One wrote that Speedy Trial’s failure was “likely” and another said that Speedy Trial would at least teach everyone the “obvious” fact that miners will not signal (in adequate numbers) if they are not forced to.
These folks would do themselves a favour by going back to reassess the reasoning that caused them to have such strong beliefs, beliefs that turned out to be so wrong.
Perhaps even reexamine other strongly held beliefs they might have that may be similarly wrong.
(In Bayesian terms, this processes is called updating one’s priors.)
</p><p>While I believe that Speedy Trial did achieve broad consensus before being merged, it was not without dissent.
Rusty NACKed the Speedy Trail proposal, and I never did come to an understanding of why.
I do understand that he prefers not to leave the question of what to do if miners fail to signal unanswered.
But I fail to understand how not running Speedy Trial helps resolve this question.
Nothing in Speedy Trial prevents people from continuing that discussion.
At worst Speedy Trial may demotivate such discussion, but the idea holding back Taproot deployment to force such discussions strikes me as manipulative, so I expect that this is not what Rusty meant.
As I stated above, raised concerns must be technical in nature in order for them to be addressable.
Having never figured out the technical nature of Rusty’s objection to Speedy Trial, and I was not able to address whatever his objection was.
“I prefer we do something else” does not count as a technical objection.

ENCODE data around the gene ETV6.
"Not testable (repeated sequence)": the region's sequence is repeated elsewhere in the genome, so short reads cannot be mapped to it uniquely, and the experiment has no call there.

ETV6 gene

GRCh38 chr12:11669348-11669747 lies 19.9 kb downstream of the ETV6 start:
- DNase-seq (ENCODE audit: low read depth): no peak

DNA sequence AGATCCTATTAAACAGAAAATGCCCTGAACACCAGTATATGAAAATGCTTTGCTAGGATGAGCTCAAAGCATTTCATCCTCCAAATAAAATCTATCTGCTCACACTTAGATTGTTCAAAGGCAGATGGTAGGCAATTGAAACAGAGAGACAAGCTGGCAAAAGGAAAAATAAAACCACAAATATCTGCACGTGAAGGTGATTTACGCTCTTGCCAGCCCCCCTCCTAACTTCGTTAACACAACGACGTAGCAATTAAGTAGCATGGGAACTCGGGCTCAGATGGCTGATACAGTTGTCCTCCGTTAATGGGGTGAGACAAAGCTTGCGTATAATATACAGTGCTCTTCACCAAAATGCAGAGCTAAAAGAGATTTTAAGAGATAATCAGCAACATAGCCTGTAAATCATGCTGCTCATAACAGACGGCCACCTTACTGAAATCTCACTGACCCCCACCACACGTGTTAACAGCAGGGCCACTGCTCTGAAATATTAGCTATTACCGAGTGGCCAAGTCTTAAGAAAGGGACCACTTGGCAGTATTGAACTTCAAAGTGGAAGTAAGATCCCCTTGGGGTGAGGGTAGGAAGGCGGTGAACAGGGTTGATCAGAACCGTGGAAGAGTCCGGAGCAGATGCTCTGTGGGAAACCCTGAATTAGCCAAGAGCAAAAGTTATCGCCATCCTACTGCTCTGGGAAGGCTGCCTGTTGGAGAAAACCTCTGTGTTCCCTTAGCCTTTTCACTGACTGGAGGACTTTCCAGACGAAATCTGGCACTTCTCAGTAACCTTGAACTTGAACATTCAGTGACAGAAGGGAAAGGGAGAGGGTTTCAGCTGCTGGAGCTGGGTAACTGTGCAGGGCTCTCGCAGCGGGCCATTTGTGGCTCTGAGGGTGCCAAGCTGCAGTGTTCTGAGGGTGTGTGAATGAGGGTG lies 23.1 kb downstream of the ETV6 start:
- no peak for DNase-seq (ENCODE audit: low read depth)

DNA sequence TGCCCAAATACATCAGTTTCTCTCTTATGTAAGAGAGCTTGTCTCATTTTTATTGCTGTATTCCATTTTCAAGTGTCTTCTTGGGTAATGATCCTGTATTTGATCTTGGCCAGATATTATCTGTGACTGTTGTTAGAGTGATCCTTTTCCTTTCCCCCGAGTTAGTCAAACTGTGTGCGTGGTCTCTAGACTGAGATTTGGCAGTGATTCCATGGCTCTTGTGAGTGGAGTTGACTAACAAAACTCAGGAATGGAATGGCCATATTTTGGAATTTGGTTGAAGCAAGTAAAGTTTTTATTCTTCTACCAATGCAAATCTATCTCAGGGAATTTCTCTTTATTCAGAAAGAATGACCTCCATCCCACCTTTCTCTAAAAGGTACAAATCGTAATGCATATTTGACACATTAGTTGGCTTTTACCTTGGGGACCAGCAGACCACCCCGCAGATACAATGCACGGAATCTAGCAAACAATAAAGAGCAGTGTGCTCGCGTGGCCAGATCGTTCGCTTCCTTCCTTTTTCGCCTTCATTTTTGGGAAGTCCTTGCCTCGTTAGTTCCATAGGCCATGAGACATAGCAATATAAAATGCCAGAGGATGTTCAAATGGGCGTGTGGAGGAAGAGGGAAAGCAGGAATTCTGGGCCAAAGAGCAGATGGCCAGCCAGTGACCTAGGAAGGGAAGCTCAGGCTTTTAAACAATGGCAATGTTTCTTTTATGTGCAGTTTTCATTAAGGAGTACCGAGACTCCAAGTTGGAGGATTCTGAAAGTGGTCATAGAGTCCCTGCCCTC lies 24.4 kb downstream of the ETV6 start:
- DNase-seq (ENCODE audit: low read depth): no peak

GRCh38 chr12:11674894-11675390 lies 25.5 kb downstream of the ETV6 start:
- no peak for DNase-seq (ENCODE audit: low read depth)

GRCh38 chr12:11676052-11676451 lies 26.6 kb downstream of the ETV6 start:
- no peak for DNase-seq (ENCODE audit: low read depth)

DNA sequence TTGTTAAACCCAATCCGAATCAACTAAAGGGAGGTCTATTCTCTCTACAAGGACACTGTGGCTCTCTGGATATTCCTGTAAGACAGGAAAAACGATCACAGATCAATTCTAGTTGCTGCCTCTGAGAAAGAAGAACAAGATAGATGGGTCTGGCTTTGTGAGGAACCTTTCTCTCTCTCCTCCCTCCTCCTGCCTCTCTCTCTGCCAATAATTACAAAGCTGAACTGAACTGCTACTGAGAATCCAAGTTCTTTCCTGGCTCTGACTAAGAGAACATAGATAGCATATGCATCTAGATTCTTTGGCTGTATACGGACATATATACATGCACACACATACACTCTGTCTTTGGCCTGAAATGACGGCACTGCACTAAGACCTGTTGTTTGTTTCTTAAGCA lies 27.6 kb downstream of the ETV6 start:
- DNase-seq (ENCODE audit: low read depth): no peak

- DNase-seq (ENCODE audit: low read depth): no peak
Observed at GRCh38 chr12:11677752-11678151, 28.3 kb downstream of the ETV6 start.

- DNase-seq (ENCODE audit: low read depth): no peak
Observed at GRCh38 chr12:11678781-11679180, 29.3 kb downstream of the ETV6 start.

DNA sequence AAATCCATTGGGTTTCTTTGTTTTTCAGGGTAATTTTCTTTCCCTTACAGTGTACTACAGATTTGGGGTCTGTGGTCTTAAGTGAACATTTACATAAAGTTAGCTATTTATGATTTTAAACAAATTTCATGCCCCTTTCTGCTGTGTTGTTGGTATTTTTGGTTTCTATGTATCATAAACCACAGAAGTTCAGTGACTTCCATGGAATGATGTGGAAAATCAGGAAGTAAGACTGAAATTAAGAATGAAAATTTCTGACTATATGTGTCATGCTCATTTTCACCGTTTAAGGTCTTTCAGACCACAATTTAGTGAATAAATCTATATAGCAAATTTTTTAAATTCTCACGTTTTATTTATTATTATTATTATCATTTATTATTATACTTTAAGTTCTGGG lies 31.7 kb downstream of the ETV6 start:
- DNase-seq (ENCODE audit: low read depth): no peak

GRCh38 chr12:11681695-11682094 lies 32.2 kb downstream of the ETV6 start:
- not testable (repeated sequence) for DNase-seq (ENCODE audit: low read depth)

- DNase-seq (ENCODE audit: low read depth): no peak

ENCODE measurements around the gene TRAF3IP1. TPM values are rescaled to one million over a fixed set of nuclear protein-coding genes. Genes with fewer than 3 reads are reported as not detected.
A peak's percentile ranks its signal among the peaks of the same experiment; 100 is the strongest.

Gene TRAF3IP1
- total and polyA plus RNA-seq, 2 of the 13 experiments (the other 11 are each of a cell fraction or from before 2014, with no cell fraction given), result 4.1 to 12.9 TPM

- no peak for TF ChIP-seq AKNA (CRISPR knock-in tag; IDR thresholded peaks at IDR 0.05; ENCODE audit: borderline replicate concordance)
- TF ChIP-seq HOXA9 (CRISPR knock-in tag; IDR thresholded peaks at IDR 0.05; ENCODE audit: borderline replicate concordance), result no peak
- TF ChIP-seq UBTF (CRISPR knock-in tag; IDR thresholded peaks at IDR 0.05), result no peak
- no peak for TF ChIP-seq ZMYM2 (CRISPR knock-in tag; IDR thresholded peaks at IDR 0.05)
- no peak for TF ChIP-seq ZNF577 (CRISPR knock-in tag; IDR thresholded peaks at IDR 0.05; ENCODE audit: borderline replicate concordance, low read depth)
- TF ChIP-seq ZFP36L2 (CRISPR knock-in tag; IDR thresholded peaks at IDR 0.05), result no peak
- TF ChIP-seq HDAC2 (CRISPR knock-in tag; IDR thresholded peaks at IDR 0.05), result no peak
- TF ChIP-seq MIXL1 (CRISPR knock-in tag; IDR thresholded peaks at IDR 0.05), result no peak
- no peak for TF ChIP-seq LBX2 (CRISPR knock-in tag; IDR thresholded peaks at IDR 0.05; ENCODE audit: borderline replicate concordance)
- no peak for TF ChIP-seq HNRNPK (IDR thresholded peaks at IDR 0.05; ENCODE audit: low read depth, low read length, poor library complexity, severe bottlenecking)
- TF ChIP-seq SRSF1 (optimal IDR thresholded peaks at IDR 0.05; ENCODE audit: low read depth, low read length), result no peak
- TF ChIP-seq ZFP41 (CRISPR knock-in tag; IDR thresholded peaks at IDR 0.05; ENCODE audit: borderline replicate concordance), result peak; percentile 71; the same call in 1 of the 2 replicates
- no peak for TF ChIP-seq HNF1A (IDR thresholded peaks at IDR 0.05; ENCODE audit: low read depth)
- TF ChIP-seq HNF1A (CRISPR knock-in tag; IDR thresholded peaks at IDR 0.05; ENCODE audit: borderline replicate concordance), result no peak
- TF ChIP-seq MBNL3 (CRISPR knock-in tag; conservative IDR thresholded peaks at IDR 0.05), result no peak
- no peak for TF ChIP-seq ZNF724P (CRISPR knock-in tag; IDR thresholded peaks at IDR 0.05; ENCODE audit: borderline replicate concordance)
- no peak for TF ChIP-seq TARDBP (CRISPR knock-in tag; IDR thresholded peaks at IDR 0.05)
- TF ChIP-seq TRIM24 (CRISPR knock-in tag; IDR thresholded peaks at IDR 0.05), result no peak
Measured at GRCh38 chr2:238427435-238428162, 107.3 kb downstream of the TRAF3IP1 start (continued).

</p><p>There was another objection in the technical minutia of the chosen Speedy Trial activation parameters where the start and end times of the signaling period were specified in terms of Bitcoin’s MTP time rather than based on height.
The decision to use MTP for the signalling period was itself another example of achieving broad consensus by addressing concerns raised.
There were concerns about testnet and signet signalling periods, whose alternate networks operate at a variety of different heights.
On the other hand, there were concerns about how MTP time could cause the transition points in the activation’s state machine to shift by an entire retargeting period if MTP thresholds end up on the boundary of retargeting period and there if reorgs happen around that boundary.
This was solved, not by a virtual coin-flip, as is often alleged, but by addressing both concerns.
The MTP concerns are most acute for the final activation transition, while reorgs extending or shrinking the signalling period are not really problematic.
On the other hand, testnet and signet concerns are only related to signalling period.
These networks can use an minimum-activation-height of 0 since there is no concern about the economic majority needing time to upgrage since there is no economy on these test networks.
Thus the solution of minimum-activation being height-based, and the signalling period based on MTP addressed all the concerns.
</p><p>However there was still an objection raised to this solution.
It was alleged that there was already consensus to have everything height based, and that doing anything else would be going against that consensus.